Lemon Farming: Farmers to protect lemon plants from leaf miner pests, otherwise be prepared for damage

The trend of farmers has increased towards horticulture in the last few crops. The main reason for which is related to income. In fact, horticulture crops are cash crops for the farmers. Farmers get better profits by selling them. In this episode, in the last few years among the farmers production of lemons Has become very popular. Lemon is a cash crop for farmers. The production of which is considered simple for the farmers. But, to make it profitable, farmers need to take many precautions. In which the leaf miner insect is necessary for the lemon plant for the farmers. Failure to do so can result in huge loss to the farmers.

In this episode, the country’s senior fruit scientist Dr. SK Singh is telling the farmers about the diseases of lemon plants and ways to prevent them through TV9 Bharatvarsh Digital.

This insect is found only in small plants

According to the country’s senior fruit scientist Dr SK Singh, when the lemon plant is small, the citrus leaf minor citrus insect appears during that time. He said that it is a major pest and remains active from March to November. It damages a group of citrus fruits like lemon, lime, orange and pomelo.

He said that citrus leafminer larvae feed themselves by making shallow tunnels or grooves in the young leaves of citrus trees. Insects are commonly found on oranges, mandarins, lemons, peppermints, grapefruits, and other plants. The citrus leafminer is the only mining pest (tunnels or drains). Which usually attacks lemon (citrus) leaves.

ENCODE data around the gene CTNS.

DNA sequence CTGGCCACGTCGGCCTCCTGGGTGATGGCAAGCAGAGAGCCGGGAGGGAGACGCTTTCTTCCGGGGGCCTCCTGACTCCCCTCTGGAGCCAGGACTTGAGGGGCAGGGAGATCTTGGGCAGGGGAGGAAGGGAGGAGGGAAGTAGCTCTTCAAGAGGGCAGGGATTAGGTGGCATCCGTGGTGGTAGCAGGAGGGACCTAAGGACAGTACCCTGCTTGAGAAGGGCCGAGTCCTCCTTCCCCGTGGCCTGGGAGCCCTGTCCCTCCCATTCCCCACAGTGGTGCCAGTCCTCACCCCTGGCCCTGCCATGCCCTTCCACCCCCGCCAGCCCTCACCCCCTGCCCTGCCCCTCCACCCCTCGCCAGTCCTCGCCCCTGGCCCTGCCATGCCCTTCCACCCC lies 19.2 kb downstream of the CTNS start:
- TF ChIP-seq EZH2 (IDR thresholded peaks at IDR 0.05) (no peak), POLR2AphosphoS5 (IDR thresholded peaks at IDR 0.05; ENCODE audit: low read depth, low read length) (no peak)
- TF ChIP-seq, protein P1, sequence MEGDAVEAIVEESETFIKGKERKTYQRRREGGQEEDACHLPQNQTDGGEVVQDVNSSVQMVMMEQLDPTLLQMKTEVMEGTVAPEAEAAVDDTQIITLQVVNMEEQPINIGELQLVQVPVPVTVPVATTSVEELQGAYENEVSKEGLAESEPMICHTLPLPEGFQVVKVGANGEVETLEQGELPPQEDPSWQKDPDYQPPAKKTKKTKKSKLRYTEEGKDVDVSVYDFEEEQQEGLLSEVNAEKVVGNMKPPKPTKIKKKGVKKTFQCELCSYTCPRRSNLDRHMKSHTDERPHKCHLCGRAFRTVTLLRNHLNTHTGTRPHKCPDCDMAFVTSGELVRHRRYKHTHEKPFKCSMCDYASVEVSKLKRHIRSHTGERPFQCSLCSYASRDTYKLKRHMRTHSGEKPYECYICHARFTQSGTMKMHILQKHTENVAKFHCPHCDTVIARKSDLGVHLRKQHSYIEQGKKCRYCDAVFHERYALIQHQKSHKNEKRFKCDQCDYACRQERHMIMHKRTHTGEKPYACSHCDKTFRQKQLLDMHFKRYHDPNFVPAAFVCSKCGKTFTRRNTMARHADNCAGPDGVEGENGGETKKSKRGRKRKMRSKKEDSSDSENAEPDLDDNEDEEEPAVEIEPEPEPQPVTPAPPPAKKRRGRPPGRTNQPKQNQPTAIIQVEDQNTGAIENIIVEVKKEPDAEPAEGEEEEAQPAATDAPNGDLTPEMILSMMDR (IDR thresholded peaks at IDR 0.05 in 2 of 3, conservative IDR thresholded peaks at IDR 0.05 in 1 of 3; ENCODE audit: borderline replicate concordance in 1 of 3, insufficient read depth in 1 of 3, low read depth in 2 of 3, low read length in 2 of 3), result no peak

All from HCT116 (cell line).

How to recognize the symptoms of this pest

According to the country’s senior fruit scientist Dr SK Singh, Citrus leafminer is a very small, light colored insect, which is less than 1/4 inch long. It has silver and white iridescent forelimbs with brown and white markings and a distinct black spot on the tip of each wing. The hind wings and body are white, with the hind wings extending from the margin.

The insect’s larvae are found only inside the trunks of lemon leaves and other closely related plants, he said. As the larva develops, it leaves a thin (fecal) mark, seen as a thin line, inside the veins running down the surface of the leaf. This attribute is used to help identify the pest.

insect life cycle

The citrus leafminer has four life stages, which include egg, larva, pupa and adult insect. The adults do not harm the plants and live only 1 to 2 weeks. Adult moths are most active at dawn and dusk and spend the day resting on the undersides of leaves, but are rarely seen. Immediately after leaving the pupal case, the female insect emits a sex pheromone that attracts the male insect. After mating, the female host lays single eggs on the undersides of the leaves. On the tree, newly emerged leaflets of flush growth are a particularly preferred oviposition site.

Leaves dry up due to insect attack

The citrus leaf miner can survive as a larva in citrus crops. Unless a large population is present, older leaves that have become tough are not susceptible. The larvae tunnel into the under or upper surface of newly emerging leaves, causing them to become twisted and distorted.
Leaves infested with this pest turn yellow, dry up and eventually fall or dry up on the branches. Mining injuries act as centers of infection due to citrus canker, a bacterial disease.

How to control citrus leafminer pest

According to the country’s senior fruit scientist Dr SK Singh, farmers should collect and destroy the leaves affected by this pest. Heavy pruning of the affected parts should be done during monsoon. Avoid frequent irrigation and excessive use of nitrogen fertilizers. Since the larvae are inside the mines, they cannot be easily killed by the use of insecticides. However, the use of some systemic insecticides can reduce the infection to some extent.

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